So, $950 + $235 + $355 = $1,540 total monthly debt payments

monthly gross income = $3,500 child support = $500
total monthly income = $3,500 + $500 = $4,000.

In the example, the monthly debt payments total $1,540 and his monthly income totals $4,000. So, divide $1,540 by $4,000 and then multiply by 100.

$1540 / $4000 = .385 X 100 = 38.5 percent

a debt-to-income ratio of 38.5 percent.

Your debt to income ratio has almost nothing to do with your credit score in the short term. You go to the bank with your credit score, the better it is the better interest rate you get.

You can have a horrible dti ratio and excellent credit such as a senior on a fixed income with great credit but the home will be her only debt but is 48% of her Social Security.


or bad credit and buying an affordable home with a good paying job giving you a bad credit score and good dti ratio.

There are also DTI calculators online [url]https://www.nerdwallet.com/blog/loans/calculate-debt-income-ratio/[/url]

You really need to go to a free first time homeowner's class, or if you can't try to find one on youtube.
I may have worded it wrong its 22 front end and 48 back end. I was mostly concerned of just not being able to get the loan due to the higher backend.

Quote:
Originally Posted by MsVulcan500 View Post
Don't do anything right now. Let your lender guide you if they need you to bring that back ratio down. They should be able to tell you exactly what will get you the most bang for your buck. And you might be okay with the higher ratio and reserves in the bank.
I was looking at this as well and maybe just pay off CC debt to increase my credit score and leave the Personal loan alone and take it from there.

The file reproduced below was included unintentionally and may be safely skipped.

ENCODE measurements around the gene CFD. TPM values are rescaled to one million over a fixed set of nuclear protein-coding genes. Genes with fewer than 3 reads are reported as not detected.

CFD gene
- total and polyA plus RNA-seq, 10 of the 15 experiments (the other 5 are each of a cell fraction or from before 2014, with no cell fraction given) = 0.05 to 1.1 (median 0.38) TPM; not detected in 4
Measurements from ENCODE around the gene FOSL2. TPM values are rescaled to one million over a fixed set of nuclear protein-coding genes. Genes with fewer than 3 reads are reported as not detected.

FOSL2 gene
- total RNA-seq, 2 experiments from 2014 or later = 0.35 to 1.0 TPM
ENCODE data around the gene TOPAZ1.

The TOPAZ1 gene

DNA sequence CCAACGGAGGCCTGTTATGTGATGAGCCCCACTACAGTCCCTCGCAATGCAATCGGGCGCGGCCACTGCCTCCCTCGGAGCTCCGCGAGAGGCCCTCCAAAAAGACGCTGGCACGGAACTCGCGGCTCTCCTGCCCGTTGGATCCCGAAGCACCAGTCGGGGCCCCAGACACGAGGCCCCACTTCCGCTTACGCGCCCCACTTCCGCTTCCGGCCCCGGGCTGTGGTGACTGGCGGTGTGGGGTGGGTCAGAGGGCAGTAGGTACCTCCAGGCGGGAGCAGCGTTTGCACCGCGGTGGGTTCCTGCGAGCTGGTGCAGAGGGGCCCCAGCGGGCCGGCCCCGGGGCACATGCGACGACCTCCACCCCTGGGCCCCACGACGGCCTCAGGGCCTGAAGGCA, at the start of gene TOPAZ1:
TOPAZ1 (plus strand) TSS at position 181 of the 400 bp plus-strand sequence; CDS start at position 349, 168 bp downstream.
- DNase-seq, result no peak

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Old Today, 09:30 AM
 
4,331 posts, read 11,243,914 times
Reputation: 2650
Quote:
Originally Posted by Krish12 View Post
So I am currently in process of buying a house. We are waiting for the Atty revu to complete and start inspections and the loan process. My issue is the DTI and what options I should go with moving forward.

My credit is growing since I started my high paying job over 2 years ago and I have been paying off debt. I am married and she only has student loans nothing else. I am getting a raise by July 1st which will be 15-20% bump but I didn't add that to any calculations.

I was able to calculate our DTI combining our Gross Salary, it comes to 22/48 with the personal loan, car loan and some credit card payments (This is including the upcoming mortgage with taxes, HOA, etc)

Personal loan has only 20 months left on it but will drop faster as I pay much more than the minimum installments but the minimum is already pretty high and fixed for fast payoff and lower rates.

Thoughts -

Paying off the cards I can drop the DTI to 22/46 roughly and increase my credit score with very low to no balances aside for student, personal, and car loan.

Pay off the Personal loan and drop DTI to 22/38 and pay the cards off after we have the Mortgage Loan.

Leave everything alone, would I have an issue with getting the mortgage at 22/48 and a higher cash reserve.

We also have enough for the 20% down and closing costs for the house reserved since we are looking to do 30 year conventional.
If your credit score is 740+, you can probably get approved "as-is" right now with the 20% down. If your raise is straight salary, they can count all that income right away on July 1st so you would easily qualify at that time.
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Old Today, 12:27 PM
 
8,836 posts, read 5,462,494 times
Reputation: 9279
Quote:
Originally Posted by TimtheGuy View Post
If your credit score is 740+, you can probably get approved "as-is" right now with the 20% down. If your raise is straight salary, they can count all that income right away on July 1st so you would easily qualify at that time.
If he's putting 20% down his debt to income ratio should be on the other 80% so if he calculated it on the total price of the house he is now ahead.